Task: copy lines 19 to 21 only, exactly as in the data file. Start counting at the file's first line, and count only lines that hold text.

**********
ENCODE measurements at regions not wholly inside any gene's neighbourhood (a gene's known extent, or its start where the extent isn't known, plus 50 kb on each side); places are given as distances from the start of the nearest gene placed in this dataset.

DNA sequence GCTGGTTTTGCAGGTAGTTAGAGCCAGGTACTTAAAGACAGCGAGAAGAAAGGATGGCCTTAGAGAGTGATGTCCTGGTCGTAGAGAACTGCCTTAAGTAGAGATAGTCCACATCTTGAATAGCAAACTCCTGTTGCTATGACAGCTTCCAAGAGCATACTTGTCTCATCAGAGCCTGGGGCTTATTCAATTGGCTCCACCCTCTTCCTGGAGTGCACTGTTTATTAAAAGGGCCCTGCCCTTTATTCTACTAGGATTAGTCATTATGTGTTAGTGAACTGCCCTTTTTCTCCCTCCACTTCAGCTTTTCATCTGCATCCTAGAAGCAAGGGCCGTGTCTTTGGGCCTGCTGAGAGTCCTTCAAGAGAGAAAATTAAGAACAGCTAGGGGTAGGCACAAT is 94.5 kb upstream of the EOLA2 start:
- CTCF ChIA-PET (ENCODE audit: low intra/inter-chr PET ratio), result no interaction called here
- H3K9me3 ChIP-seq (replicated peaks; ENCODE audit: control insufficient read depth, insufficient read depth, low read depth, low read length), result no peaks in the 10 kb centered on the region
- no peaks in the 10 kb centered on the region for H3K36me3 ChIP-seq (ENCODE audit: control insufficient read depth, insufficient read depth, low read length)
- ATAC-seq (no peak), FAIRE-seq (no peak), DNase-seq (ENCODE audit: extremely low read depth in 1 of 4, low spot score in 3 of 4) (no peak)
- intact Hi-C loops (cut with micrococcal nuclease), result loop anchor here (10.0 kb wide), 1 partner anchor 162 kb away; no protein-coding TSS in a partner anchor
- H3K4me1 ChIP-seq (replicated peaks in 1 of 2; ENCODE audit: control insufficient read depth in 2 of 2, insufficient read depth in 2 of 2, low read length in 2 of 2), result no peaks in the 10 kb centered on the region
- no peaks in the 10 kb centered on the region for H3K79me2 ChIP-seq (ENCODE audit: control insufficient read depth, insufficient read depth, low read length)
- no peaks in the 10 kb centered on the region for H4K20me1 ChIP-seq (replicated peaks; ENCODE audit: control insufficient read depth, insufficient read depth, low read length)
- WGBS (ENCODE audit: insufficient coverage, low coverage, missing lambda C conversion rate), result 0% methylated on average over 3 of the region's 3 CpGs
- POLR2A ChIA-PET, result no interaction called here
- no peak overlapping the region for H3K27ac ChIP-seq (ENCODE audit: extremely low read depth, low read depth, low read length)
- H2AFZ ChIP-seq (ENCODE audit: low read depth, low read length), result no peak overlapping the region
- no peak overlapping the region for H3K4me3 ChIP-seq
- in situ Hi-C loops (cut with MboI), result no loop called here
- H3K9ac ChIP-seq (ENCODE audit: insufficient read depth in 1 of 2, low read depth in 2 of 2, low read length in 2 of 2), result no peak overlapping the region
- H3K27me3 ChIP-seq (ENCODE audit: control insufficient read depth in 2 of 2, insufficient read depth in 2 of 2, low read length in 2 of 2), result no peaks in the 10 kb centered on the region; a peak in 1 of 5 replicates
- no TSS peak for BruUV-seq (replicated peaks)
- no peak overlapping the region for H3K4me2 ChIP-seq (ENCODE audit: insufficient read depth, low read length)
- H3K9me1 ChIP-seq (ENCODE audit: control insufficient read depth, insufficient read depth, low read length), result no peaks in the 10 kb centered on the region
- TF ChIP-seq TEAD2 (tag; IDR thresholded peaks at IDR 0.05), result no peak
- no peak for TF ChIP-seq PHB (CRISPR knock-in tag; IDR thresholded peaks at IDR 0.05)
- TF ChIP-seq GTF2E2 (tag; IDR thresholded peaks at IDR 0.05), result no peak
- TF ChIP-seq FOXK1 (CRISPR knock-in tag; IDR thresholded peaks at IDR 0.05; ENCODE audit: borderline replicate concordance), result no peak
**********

- no TSS peak for BruUV-seq (replicated peaks)
- no peak overlapping the region for H3K4me2 ChIP-seq (ENCODE audit: insufficient read depth, low read length)
- H3K9me1 ChIP-seq (ENCODE audit: control insufficient read depth, insufficient read depth, low read length), result no peaks in the 10 kb centered on the region